EUROPE – In a recent technical report, the European Food Safety Authority (EFSA) has revealed the identification of eight emerging food risks, shedding light on potential threats to Europe’s food safety.

These findings are the result of collaborative efforts involving the Emerging Risks Exchange Network (EREN), the Stakeholder Discussion Group on Emerging Risks, and various scientific units within EFSA.

Out of the 18 potential emerging issues discussed in 2021, the European Food Safety Authority (EFSA) has identified eight as emerging risks, each presenting unique challenges to food safety.

Among these, a novel ovine pest virus closely related to classical swine fever virus has been discovered in Italian sheep, raising concerns about its potential impact on livestock and the food supply chain.

Vitamin D overdosing has also emerged as a significant issue, with several cases of severe hypercalcaemia in infants linked to varying concentrations of the vitamin in food supplements across Europe.

Italy has reported the first detection of West Caucasian Lyssavirus, posing a potential threat to both humans and animals.

Meanwhile, the enigmatic Shiga Toxin-Producing E. albertii (STEA) has raised questions about its natural reservoir and transmission dynamics.

Coconut oil is also under scrutiny for possible health risks, including its impact on LDL-cholesterol levels and insulin resistance.

Moreover, according to the report, decreased use of pesticides and fertilizers on crops presents potential risks to food quality and safety due to increased presence of harmful organisms.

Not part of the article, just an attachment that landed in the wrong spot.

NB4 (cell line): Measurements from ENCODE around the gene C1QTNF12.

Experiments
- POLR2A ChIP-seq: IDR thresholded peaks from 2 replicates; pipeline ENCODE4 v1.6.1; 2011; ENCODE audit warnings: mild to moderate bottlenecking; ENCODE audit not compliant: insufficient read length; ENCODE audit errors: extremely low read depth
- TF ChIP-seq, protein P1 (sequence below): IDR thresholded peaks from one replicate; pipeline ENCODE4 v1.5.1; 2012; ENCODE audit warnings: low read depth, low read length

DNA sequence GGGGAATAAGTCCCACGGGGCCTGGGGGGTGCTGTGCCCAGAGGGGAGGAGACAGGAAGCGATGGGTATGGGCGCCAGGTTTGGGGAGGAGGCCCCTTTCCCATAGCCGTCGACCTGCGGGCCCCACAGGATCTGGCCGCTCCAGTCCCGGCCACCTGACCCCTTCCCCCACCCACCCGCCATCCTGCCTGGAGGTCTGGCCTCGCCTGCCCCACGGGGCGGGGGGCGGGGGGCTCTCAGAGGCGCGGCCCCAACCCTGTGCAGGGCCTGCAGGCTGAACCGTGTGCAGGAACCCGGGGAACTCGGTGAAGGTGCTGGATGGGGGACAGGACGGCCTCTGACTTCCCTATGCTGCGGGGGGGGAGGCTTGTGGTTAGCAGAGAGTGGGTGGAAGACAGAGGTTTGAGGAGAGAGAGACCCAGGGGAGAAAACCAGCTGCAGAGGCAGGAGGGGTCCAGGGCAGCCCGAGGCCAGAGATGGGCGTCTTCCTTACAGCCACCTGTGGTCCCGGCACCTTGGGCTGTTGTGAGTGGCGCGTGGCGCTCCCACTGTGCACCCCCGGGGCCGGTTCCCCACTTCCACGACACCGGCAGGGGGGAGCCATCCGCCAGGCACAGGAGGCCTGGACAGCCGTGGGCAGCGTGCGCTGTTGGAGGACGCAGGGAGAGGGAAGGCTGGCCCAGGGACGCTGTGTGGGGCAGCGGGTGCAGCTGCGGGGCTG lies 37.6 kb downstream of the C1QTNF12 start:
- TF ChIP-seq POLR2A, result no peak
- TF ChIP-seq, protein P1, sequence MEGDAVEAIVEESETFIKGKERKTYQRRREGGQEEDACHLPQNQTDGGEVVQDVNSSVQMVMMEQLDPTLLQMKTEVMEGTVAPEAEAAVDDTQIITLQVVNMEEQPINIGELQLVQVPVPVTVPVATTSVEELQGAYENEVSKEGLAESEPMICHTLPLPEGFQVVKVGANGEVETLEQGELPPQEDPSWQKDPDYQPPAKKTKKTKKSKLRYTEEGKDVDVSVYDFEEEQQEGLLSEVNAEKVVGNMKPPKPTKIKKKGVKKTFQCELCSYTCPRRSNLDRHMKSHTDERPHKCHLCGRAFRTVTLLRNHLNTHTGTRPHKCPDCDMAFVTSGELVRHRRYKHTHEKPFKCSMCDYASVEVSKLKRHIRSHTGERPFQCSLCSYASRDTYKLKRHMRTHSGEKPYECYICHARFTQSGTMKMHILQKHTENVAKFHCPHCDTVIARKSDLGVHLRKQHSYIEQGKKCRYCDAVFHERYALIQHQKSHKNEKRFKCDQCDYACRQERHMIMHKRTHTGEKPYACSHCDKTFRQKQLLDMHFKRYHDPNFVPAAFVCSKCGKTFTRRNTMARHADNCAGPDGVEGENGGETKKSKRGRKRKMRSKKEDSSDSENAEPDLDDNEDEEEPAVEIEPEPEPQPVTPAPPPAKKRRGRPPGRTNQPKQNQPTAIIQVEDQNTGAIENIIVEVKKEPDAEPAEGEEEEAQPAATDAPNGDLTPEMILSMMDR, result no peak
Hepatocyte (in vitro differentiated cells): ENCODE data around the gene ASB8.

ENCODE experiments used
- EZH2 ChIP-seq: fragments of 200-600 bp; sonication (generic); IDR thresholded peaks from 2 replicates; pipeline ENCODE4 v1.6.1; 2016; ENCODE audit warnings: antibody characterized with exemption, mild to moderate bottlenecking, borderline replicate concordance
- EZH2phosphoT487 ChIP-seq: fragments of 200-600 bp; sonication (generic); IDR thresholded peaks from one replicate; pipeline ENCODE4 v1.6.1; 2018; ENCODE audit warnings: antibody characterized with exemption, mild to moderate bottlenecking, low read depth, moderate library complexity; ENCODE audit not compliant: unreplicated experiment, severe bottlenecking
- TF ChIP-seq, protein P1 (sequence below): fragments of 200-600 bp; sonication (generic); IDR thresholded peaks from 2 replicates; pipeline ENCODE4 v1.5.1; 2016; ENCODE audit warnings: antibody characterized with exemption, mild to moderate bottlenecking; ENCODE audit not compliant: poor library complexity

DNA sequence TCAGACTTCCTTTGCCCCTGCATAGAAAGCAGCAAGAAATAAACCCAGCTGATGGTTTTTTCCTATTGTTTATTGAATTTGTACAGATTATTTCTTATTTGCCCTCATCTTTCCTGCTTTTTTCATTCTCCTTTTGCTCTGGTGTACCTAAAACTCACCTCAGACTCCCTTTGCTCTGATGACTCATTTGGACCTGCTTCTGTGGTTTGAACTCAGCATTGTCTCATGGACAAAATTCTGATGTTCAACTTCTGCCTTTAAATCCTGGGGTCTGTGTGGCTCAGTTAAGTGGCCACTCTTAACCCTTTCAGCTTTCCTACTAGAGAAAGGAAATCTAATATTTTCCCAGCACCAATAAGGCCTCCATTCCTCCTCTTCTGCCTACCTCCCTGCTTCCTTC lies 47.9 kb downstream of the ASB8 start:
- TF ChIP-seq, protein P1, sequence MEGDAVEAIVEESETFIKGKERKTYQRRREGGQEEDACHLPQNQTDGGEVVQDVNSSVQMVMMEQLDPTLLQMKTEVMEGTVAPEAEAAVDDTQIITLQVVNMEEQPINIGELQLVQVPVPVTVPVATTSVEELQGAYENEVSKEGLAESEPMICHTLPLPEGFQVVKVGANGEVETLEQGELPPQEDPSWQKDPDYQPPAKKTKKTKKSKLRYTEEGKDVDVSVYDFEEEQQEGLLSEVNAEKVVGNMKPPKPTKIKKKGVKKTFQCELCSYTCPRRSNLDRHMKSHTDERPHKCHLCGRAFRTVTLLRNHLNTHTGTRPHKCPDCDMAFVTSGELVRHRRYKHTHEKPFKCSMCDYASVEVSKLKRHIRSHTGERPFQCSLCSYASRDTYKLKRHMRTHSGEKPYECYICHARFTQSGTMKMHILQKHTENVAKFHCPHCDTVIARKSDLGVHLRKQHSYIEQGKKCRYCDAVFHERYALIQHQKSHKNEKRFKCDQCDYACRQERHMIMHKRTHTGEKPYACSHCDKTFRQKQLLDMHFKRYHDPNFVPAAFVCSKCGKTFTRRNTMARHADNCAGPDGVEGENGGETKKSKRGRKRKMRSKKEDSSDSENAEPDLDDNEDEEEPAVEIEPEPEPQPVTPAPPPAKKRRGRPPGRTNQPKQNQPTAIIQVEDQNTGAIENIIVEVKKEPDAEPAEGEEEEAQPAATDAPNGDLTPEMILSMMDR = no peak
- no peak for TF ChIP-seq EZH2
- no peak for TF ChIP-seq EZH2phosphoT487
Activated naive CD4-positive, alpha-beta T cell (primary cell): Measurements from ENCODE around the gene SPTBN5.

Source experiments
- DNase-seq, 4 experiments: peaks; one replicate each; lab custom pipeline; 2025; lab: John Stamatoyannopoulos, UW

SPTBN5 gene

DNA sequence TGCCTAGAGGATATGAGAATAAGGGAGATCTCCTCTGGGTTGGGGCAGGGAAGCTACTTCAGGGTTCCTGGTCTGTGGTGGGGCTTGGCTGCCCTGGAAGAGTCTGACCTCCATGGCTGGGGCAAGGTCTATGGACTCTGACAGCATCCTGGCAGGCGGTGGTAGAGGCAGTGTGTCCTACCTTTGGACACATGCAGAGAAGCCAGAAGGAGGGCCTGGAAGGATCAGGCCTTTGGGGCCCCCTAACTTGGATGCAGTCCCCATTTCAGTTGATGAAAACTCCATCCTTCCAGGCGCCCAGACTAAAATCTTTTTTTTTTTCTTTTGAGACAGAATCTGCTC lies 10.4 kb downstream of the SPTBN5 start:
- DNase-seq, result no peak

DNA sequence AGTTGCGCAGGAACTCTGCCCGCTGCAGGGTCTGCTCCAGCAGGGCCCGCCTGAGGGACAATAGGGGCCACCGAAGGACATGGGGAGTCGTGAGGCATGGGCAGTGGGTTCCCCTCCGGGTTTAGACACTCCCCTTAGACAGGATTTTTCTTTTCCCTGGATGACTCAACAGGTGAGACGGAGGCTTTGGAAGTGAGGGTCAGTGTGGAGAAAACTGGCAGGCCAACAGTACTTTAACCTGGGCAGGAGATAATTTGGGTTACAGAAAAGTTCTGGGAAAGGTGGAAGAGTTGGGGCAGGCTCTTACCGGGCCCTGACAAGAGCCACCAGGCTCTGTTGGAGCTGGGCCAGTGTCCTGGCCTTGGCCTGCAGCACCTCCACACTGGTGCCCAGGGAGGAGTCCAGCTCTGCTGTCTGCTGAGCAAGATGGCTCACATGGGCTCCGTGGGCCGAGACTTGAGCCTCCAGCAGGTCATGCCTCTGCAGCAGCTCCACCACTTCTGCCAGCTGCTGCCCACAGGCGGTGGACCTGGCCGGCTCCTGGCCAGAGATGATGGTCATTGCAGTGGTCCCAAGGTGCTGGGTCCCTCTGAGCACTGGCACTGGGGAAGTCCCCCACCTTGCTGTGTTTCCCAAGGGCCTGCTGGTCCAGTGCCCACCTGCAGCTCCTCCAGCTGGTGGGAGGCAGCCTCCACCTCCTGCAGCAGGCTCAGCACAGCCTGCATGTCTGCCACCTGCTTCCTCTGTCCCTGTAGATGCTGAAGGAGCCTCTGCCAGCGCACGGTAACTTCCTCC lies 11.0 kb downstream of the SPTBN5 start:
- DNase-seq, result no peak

Brevetoxins found in French shellfish are also causing neurotoxic shellfish poisoning concerns. The toxins have been a puzzle since their discovery in 2018.

These marine biotoxins, responsible for neurotoxic shellfish poisoning, are produced by various microalgae, including Karenia brevis.

France and Europe currently lack regulations for brevetoxins, making the proposed guidance level of 180 micrograms per kilogram of shellfish meat crucial for public safety.

Lastly, Mycoplasma bovis infections in Belgium are being closely monitored for their potential impact on cattle health and the food supply chain.

Global collaboration for food safety

EFSA’s efforts are not limited to Europe alone. The report also lists 35 potential emerging issues brought forth by EREN members, including representatives from international bodies such as the World Health Organization, Food Standards Australia New Zealand, and the U.S. Food and Drug Administration.

These global concerns encompass a wide range of topics, from crocodile meat consumption to the presence of synthetic cannabinoids in food, underlining the importance of international cooperation in safeguarding the world’s food supply.

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